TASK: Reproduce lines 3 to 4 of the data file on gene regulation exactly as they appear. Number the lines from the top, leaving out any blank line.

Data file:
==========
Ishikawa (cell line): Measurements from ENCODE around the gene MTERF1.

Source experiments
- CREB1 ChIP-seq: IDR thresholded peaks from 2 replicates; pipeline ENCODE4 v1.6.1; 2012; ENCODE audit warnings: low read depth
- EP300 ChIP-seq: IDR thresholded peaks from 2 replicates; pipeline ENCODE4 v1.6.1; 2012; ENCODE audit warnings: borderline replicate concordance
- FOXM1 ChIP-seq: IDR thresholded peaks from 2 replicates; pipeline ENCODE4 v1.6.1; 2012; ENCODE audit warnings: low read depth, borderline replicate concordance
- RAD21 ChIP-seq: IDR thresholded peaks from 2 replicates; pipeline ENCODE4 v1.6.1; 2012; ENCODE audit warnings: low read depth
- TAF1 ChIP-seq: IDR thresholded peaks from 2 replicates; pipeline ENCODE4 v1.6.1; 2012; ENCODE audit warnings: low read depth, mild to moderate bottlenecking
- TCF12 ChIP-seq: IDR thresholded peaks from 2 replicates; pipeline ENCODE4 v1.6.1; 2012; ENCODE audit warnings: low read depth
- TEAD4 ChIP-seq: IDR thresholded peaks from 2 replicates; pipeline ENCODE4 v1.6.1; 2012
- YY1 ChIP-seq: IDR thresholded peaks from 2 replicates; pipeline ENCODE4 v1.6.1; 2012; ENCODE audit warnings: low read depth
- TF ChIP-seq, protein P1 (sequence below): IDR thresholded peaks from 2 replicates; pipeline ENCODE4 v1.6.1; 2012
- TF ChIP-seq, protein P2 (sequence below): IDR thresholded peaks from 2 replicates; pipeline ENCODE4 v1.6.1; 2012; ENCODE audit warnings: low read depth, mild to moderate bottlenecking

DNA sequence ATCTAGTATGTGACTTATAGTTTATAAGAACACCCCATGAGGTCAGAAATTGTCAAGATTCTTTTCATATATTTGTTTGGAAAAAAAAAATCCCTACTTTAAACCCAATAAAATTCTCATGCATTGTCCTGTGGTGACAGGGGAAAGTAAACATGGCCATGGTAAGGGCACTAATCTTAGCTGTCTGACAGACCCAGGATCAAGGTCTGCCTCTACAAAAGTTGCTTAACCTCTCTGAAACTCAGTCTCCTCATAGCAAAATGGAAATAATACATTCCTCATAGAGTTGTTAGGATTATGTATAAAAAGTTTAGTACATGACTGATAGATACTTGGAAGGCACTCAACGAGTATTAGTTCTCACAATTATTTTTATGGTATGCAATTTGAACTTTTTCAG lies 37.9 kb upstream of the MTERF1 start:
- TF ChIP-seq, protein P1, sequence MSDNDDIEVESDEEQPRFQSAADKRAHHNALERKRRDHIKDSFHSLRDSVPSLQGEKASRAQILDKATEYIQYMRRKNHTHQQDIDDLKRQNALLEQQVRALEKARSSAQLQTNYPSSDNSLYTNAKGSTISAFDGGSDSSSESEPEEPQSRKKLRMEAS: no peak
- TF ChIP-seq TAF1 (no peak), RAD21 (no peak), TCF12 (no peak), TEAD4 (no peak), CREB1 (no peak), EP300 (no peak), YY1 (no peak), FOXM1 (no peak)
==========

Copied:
- CREB1 ChIP-seq: IDR thresholded peaks from 2 replicates; pipeline ENCODE4 v1.6.1; 2012; ENCODE audit warnings: low read depth
- EP300 ChIP-seq: IDR thresholded peaks from 2 replicates; pipeline ENCODE4 v1.6.1; 2012; ENCODE audit warnings: borderline replicate concordance